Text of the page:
While US’ relations with its allies have not exactly been reset, Trump’s decision is likely to encourage them to think that his era will be different to the one that preceded him. Under Obama, both Saudi Arabia and Turkey launched interventions into Yemen and Syria respectively, seeing their strategic interests threatened and abandoned by US intransigence. 

If Trump plays this correctly, he will restore regional faith in American leadership and ability and be able to gather willing allies to create a balance against not only Russian militarism, but also Iranian expansionism. 

The Assad regime and its backers are likely to take cautious steps to react to this explosive development. The complete freedom of movement granted to Russia and Iran by the weak Obama administration has now been threatened by a new president, who is seemingly unpredictable. Just days ago, the removal of Assad was not a priority for the US, yet now the US policy on this issue has changed in a spectacular fashion, with Secretary of State Rex Tillerson saying that “steps were under way” to remove the dictator and an Assad airbase being smashed this morning.

Probing US resolve

As a result, the pro-Assad alliance is going to have to think carefully about how to respond. Clearly, 59 Tomahawk cruise missiles almost wiping out an airbase is not a small message, but Trump did not target the regime’s chemical munitions themselves – arms that were supposed to have been destroyed following the 2013 Ghouta massacre.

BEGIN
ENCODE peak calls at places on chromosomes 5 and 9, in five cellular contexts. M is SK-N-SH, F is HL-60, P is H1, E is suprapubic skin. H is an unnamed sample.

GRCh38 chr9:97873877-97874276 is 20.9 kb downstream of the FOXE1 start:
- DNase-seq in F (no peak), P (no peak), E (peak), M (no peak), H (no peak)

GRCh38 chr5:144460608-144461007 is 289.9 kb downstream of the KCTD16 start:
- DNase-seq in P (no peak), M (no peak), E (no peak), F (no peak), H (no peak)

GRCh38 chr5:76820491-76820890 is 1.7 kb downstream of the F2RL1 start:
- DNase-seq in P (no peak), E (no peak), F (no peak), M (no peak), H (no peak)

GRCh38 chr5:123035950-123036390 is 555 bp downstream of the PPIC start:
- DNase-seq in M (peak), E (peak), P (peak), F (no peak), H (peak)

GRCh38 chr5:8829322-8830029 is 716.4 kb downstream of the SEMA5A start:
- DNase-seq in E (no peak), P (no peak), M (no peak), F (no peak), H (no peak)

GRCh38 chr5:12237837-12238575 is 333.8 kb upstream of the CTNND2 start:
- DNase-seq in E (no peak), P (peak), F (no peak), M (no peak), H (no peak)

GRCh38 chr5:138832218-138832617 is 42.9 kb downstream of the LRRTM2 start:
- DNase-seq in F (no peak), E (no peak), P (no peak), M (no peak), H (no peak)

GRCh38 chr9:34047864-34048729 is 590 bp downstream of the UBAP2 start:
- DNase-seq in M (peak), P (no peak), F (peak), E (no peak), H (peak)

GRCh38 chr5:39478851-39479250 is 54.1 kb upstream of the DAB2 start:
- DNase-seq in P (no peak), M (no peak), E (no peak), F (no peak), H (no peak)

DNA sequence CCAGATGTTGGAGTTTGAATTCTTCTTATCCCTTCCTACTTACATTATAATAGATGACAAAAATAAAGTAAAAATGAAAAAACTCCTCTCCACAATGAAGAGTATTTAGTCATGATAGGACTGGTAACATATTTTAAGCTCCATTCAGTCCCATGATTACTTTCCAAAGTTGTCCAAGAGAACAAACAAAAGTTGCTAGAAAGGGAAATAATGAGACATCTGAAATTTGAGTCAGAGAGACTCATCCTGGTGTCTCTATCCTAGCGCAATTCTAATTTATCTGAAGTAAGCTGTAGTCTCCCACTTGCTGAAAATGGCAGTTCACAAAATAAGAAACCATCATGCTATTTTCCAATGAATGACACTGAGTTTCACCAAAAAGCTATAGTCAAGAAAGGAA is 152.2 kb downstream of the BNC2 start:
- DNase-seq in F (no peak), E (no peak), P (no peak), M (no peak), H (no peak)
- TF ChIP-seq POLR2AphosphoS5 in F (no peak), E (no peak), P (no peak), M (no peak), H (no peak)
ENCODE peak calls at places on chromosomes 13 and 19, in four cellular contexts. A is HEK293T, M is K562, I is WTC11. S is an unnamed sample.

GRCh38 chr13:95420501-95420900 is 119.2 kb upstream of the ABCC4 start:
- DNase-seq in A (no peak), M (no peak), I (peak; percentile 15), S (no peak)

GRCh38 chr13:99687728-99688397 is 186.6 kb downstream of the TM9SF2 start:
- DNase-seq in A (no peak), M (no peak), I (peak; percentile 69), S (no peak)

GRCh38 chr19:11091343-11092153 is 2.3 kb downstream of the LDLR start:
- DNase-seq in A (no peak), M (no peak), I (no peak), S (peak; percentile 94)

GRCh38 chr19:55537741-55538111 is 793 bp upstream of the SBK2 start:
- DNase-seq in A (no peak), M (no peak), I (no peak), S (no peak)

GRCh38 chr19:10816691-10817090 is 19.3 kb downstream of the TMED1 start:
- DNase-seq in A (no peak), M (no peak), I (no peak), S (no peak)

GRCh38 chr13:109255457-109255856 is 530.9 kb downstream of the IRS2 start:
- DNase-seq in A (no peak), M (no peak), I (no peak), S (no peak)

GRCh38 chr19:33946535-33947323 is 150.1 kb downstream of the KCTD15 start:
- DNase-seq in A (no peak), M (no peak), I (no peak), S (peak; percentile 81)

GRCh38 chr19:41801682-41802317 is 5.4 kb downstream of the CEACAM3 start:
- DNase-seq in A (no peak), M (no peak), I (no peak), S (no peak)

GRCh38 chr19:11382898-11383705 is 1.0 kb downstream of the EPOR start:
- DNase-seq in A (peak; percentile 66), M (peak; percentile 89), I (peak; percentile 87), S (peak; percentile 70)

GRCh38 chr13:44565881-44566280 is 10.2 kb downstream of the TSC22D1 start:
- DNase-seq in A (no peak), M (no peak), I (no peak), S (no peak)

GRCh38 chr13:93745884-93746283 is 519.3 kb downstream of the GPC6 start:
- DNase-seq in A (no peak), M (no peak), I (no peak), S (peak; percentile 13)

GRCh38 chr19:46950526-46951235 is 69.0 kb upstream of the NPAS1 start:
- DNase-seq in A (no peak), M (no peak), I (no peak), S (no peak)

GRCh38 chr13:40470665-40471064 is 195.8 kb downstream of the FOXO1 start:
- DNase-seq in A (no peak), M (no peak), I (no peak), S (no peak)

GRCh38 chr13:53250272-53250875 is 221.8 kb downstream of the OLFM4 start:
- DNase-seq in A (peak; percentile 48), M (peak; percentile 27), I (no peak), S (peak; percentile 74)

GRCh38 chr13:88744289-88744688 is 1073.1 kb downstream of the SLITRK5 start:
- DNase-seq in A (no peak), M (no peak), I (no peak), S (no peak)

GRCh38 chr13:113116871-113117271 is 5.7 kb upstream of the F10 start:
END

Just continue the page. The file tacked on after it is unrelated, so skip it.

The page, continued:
The US has also not yet imposed a no-fly zone, or taken similar measures to prevent Assad’s warplanes from striking civilian targets. This may have something to do with Russian-provided S-400 surface-to-air missile batteries that place most of Syria under an anti-airstrike umbrella from Hmeimim airbase near Latakia. 

Nevertheless, the Russians, Iranians and indeed the regime will feel the need to respond. Aside from the urgent Security Council meeting called by Russia that will take place over the weekend, their response is likely to involve an increase in the use of conventional munitions on opposition sites that will conveniently be branded as “terrorist positions”.

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The pro-Assad coalition will try to see just how much damage they can cause using intensified conventional attacks before possibly risking a further strike, if any comes at all.

The Trump administration, in the meantime, will either revert back to a more passive stance on Syria and continue its almost single-minded focus on the threat posed by the so-called Islamic State of Iraq and the Levant (ISIL, also known as ISIS) terrorist group, or will seek to up its support to friendly Syrian factions, who can at once serve as partners against ISIL while simultaneously providing balance against the Assad regime and Russo-Iranian interests in the country.

Could this mean the Syrian Revolution, seemingly on its last legs after the loss of Aleppo late last year, has been given the kiss of life with the opposition being able to bring more to the table to negotiate a more favourable outcome to the end of the war? Only time will tell.


Tallha Abdulrazaq is a researcher at the University of Exeter’s Strategy and Security Institute and winner of the 2015 Al Jazeera Young Researcher Award.

The views expressed in this article are the author’s own and do not necessarily reflect Al Jazeera’s editorial policies.